ferm LIVING

What started as a small decor company has exploded into one of the biggest and most respected contemporary design brands in Denmark. Their furniture has an artistic and sculptural edge that makes it stand out from the crowd. Their kids line is great; not too cutesy, but still functional and appealing for little ones.

Menu

Though Menu was originally launched in the 70s, the brand has been reimagined as a serious design company. Their take on Danish minimalism draws on classic design while incorporating new pieces created by some of the top contemporary designers. From vases to chairs, Menu is producing design icons of the future.

Nuura

It was about time for a contemporary Danish lighting brand! Nuura has taken up the mantle spectacularly, with considered lighting that fits the modern Scandinavian home. It is functional, beautiful, and sculptural without being overwhelming. Their ability to innovate while working within their own aesthetic parameters makes for a thoroughly cohesive brand.

New Works

Founded in 2015, New Works is a study in contrasts. New and old silhouettes; minimalist and decorative. They produce a range of lamps, furniture, and small accessories like vases and candleholders. Their lighting is really something special; the array of materials, shapes, and textures present offers the chance to play with light in your space in a way that is truly unique.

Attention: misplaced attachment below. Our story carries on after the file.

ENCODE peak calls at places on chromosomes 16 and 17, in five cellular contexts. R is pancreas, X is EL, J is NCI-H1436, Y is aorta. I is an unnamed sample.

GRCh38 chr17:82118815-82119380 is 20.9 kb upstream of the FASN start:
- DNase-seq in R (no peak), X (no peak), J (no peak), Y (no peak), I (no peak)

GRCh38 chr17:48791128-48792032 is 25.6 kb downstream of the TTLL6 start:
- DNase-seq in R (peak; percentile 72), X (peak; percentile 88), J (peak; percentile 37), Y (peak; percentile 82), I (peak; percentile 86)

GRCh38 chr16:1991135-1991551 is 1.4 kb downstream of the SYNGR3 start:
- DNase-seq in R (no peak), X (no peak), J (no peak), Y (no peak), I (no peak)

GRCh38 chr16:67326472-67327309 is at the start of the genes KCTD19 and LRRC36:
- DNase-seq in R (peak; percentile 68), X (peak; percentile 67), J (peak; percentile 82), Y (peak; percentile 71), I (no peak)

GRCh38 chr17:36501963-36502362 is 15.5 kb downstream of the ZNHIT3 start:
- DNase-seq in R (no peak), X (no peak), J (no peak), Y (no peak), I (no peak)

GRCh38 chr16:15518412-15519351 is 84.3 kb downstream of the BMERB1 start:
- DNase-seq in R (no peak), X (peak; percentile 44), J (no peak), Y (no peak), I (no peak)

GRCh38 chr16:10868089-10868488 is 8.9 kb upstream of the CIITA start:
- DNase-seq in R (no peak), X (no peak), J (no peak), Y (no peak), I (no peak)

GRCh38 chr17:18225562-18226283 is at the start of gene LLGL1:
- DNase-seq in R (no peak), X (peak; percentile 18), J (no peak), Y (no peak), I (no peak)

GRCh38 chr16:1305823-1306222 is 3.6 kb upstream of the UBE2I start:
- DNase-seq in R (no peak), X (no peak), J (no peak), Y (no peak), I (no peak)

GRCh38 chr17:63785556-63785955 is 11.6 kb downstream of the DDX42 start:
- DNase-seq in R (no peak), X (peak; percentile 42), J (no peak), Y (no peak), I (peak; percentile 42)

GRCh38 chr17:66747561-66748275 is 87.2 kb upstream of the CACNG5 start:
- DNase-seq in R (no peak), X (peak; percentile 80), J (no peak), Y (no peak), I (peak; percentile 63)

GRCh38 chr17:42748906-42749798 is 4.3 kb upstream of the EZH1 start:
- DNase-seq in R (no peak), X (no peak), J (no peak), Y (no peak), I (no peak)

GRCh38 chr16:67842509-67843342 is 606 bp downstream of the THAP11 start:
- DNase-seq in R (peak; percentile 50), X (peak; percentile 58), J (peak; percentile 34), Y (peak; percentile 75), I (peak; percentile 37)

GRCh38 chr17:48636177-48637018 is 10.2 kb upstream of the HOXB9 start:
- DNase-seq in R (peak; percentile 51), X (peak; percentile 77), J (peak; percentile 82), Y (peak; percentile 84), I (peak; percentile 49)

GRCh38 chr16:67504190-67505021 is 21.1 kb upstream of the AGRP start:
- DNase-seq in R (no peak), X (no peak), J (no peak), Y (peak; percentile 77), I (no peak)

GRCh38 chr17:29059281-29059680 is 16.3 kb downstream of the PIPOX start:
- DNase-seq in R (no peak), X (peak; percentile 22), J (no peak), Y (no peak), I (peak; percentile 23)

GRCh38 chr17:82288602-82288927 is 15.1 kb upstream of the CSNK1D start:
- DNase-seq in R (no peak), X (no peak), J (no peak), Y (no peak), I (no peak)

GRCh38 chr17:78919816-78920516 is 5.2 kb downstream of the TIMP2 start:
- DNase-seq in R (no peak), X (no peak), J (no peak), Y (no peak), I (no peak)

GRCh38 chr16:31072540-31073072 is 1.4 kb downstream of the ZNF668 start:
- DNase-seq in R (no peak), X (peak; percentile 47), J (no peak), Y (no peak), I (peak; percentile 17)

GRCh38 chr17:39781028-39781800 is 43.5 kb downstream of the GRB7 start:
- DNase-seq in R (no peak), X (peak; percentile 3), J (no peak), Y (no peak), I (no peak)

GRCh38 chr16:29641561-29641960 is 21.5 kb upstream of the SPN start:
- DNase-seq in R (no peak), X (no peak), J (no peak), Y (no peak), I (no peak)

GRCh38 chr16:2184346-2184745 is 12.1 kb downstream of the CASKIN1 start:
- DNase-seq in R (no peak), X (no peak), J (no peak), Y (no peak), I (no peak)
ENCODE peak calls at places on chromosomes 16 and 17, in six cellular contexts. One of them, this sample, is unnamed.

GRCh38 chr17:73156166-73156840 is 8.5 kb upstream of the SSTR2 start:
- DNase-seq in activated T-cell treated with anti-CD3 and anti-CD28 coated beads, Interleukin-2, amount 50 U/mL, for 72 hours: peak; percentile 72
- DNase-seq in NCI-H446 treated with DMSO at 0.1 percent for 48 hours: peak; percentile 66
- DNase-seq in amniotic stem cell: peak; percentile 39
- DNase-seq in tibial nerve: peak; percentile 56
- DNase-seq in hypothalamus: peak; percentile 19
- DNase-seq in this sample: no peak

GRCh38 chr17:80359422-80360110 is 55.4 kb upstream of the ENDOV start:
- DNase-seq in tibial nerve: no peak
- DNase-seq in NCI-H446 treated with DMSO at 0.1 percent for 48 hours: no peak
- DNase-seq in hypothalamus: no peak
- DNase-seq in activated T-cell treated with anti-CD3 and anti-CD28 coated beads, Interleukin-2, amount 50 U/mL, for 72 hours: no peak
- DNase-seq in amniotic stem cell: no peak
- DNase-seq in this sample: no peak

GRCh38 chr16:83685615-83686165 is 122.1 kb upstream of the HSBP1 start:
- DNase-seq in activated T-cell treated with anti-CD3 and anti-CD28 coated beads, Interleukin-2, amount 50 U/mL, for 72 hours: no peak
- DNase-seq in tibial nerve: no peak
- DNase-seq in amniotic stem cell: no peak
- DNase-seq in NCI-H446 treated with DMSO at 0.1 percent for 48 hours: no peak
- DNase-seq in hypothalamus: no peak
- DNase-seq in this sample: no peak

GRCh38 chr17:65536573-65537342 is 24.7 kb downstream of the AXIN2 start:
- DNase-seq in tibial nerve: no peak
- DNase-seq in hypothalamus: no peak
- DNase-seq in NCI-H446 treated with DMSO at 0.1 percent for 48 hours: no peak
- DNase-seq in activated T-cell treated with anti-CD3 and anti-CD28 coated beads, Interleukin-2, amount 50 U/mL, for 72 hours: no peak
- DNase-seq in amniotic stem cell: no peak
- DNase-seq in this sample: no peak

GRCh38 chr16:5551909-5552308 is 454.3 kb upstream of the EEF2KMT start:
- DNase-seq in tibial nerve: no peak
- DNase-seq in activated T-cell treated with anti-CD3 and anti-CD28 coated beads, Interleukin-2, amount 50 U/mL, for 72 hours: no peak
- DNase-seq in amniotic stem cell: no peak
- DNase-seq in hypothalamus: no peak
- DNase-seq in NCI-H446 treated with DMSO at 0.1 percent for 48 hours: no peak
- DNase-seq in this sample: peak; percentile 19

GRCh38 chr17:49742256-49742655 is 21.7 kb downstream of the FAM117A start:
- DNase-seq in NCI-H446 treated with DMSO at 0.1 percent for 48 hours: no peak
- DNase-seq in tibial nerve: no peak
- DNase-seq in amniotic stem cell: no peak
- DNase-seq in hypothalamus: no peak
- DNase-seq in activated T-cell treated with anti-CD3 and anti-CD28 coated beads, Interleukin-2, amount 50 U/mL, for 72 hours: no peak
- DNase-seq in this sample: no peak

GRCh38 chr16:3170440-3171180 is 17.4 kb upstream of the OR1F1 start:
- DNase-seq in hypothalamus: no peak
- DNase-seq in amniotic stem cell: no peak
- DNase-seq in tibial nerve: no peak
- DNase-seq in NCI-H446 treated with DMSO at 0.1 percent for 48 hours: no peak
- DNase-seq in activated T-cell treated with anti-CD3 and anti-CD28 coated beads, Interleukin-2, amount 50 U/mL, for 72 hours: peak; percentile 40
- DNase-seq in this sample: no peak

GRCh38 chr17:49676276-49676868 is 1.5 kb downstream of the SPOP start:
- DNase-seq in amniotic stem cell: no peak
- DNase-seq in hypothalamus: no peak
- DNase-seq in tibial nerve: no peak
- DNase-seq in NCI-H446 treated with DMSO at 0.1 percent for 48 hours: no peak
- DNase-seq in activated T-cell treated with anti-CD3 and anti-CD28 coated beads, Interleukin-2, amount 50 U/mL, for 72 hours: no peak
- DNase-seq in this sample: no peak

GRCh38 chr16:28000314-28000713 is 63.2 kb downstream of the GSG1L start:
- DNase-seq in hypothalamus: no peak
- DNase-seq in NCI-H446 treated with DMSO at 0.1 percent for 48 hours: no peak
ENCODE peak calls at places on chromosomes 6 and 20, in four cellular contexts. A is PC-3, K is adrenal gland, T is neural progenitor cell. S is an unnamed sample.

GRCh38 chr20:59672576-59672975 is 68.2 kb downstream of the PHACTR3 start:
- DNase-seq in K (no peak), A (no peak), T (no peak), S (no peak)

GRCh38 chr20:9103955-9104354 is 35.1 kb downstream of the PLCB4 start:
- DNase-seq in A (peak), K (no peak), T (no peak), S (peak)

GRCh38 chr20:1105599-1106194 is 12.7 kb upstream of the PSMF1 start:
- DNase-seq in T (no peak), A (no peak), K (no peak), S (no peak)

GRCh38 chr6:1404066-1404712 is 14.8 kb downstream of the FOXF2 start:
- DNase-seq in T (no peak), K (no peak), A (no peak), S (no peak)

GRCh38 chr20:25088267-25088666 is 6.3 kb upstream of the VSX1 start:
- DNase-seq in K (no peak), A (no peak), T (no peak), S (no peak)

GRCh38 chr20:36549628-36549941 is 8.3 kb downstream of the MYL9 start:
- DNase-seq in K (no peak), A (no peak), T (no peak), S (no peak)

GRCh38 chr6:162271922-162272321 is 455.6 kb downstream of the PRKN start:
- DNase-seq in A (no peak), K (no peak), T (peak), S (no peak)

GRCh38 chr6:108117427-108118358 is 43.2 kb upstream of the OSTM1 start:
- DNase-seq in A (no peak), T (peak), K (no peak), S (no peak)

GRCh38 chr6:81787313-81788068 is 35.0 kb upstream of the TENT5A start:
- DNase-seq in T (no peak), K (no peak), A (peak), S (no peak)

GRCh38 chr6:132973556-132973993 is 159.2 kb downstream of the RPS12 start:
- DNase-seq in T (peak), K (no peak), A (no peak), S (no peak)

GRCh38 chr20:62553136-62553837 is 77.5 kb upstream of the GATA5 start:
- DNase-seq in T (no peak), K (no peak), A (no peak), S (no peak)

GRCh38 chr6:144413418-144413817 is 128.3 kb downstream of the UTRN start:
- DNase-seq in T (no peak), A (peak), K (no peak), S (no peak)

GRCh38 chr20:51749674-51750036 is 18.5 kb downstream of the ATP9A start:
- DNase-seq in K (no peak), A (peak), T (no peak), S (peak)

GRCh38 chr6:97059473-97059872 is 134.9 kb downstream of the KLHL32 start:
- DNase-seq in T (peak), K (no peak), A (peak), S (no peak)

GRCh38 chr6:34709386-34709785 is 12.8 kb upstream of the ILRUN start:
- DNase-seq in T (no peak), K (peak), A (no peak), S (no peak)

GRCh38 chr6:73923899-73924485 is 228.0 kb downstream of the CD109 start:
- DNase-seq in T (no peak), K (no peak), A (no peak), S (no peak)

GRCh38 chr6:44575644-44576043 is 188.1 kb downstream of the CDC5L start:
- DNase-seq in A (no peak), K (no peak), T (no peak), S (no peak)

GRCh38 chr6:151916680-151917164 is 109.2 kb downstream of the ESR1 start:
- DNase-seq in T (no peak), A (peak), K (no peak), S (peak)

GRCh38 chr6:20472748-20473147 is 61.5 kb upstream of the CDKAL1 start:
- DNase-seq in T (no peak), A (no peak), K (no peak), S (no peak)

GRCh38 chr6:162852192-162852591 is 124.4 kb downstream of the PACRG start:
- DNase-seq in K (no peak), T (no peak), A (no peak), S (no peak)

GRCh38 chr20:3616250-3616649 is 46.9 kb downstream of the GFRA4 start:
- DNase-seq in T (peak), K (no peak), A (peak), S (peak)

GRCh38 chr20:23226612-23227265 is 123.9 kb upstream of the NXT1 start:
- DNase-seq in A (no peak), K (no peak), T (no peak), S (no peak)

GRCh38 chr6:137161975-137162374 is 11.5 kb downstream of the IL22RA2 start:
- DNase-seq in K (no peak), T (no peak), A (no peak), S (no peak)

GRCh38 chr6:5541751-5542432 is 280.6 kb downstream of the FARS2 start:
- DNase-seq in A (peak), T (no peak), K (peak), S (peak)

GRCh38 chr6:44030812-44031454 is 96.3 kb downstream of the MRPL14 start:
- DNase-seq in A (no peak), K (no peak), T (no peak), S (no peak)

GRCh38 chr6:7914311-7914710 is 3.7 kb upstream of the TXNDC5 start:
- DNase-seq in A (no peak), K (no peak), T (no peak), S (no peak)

Sofacompany

Danish design goes direct-to-consumer with furniture brand Sofacompany. Drawing on the Scandinavian value of democratic design, updated for the modern era, Sofacompany offers sofas and other furniture made in their own factory, sold online, and shipped straight to customers. The prices are excellent, as are the designs and the quality. Don’t see anything that’s just right? Find the silhouette you like, then design the rest of it yourself!

GUBI